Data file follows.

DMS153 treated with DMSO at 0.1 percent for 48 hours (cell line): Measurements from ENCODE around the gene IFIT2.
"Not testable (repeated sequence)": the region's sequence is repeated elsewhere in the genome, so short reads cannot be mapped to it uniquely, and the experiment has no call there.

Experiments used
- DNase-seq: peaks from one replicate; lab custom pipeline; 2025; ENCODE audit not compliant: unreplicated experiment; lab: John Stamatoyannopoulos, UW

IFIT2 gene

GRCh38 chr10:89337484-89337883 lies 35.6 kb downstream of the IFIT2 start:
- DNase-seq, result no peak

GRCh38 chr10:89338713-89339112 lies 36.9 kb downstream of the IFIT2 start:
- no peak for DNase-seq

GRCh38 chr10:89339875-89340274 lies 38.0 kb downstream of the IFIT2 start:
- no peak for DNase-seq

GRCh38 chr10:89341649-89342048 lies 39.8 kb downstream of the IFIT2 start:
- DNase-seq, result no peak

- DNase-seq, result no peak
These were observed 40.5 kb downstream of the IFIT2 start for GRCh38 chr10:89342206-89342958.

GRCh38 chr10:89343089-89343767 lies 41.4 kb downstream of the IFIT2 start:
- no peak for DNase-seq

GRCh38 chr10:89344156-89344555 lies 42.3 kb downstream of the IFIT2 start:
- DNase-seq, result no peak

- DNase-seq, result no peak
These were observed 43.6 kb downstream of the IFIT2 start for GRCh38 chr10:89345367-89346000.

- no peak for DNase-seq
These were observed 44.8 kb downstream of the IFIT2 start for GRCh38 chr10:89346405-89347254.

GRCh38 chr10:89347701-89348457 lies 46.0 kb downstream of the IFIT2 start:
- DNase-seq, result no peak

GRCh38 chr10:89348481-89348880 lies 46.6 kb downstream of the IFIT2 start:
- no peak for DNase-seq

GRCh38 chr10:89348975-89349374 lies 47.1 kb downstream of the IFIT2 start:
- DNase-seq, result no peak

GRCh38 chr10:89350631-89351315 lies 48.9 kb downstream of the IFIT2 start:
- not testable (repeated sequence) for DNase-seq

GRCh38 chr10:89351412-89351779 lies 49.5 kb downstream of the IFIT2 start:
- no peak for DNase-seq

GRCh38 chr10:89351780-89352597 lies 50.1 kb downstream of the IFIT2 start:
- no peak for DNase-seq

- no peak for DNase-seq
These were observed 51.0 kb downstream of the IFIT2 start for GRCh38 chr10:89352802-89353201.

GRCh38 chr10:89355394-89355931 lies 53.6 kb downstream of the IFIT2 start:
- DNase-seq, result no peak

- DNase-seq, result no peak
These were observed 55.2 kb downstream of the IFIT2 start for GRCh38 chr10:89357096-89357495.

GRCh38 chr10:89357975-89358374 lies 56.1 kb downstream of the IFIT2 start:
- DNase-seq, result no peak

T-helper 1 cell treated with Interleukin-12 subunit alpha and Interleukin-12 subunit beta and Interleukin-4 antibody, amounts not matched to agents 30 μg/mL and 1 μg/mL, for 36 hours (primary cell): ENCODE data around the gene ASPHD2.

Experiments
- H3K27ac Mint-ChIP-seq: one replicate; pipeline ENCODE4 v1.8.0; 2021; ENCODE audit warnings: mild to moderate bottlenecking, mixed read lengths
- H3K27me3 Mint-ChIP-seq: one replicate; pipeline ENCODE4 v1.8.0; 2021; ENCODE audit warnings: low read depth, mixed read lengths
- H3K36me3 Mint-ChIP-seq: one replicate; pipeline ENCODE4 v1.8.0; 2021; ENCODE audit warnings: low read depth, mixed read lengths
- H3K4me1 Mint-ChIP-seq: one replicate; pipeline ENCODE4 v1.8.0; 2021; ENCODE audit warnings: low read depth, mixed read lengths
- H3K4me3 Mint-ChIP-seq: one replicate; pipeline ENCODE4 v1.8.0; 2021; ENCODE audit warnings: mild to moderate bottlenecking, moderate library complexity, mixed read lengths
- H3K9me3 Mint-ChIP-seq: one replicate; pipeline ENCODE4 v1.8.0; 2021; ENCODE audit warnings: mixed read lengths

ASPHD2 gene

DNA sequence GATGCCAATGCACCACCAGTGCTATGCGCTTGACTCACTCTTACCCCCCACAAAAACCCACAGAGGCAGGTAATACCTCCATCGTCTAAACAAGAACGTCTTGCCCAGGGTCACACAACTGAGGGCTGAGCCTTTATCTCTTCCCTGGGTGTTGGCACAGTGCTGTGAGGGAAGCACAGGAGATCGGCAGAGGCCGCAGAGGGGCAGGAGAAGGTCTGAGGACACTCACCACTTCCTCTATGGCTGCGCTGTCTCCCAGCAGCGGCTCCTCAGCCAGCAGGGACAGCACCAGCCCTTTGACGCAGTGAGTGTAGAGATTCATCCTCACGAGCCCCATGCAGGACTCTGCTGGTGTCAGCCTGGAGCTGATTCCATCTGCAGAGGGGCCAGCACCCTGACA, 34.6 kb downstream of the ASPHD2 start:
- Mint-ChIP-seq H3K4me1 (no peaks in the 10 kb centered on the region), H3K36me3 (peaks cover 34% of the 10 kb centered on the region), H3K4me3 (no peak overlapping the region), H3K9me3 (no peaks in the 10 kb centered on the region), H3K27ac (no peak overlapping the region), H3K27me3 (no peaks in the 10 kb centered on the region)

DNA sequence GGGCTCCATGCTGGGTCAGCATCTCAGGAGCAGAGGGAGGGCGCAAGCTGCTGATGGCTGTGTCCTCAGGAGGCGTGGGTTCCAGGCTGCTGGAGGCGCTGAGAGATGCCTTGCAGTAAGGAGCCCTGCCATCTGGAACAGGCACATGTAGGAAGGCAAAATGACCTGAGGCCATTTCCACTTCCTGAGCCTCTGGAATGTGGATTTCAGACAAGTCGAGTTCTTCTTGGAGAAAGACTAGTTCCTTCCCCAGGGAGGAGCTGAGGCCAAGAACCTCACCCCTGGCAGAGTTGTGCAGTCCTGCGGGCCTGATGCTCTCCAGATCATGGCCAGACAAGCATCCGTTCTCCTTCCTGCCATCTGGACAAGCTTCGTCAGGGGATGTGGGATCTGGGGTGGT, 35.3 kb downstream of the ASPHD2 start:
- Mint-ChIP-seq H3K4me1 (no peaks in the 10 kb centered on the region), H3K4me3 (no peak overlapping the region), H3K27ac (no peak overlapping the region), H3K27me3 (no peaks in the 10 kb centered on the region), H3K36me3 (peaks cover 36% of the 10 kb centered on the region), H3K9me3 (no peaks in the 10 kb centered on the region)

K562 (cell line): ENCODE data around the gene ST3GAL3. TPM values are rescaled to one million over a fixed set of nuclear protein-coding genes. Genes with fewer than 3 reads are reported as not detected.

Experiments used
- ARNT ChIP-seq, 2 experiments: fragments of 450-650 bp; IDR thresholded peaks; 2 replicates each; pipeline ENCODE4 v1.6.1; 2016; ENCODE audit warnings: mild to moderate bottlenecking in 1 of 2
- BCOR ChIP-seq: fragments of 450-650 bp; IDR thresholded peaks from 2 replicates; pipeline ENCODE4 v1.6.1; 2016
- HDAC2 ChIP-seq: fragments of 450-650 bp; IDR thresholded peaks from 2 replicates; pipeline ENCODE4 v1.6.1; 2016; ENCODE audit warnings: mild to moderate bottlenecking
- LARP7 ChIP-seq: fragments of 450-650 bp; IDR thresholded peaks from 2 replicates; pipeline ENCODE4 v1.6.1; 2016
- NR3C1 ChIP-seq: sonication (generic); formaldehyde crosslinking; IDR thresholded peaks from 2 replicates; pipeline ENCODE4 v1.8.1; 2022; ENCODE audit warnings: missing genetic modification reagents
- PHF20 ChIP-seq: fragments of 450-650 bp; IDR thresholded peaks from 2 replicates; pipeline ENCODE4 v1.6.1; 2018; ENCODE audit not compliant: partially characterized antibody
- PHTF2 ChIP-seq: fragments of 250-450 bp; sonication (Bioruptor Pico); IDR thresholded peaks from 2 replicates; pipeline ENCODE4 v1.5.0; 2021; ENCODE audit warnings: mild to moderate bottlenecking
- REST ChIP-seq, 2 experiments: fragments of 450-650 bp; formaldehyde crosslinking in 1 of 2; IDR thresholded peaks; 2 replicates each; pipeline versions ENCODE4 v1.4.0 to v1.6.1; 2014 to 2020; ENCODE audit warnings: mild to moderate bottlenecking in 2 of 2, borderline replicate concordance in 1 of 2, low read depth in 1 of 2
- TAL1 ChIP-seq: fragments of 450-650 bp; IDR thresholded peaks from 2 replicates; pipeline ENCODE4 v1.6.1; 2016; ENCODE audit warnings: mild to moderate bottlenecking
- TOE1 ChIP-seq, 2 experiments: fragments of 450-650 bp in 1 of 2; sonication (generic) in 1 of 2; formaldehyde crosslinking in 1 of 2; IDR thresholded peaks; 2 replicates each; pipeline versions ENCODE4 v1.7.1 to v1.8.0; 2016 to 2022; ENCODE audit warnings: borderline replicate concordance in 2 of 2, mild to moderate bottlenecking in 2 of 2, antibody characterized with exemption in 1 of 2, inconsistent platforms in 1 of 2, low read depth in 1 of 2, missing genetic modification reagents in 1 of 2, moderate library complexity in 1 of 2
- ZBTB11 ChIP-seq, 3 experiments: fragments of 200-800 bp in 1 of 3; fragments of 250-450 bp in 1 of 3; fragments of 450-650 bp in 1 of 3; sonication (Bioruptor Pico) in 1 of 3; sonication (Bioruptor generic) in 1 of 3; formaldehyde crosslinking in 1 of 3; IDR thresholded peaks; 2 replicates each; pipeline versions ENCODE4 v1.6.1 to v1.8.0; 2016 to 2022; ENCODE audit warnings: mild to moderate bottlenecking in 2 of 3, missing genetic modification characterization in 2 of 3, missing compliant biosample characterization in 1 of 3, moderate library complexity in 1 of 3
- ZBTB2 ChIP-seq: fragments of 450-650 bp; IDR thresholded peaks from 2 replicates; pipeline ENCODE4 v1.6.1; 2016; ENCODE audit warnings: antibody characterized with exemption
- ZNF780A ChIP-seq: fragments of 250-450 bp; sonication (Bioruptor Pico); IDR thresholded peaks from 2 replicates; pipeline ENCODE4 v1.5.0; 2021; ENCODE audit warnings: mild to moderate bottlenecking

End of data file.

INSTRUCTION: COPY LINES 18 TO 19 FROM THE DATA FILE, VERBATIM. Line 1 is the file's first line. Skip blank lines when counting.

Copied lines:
GRCh38 chr10:89344156-89344555 lies 42.3 kb downstream of the IFIT2 start:
- DNase-seq, result no peak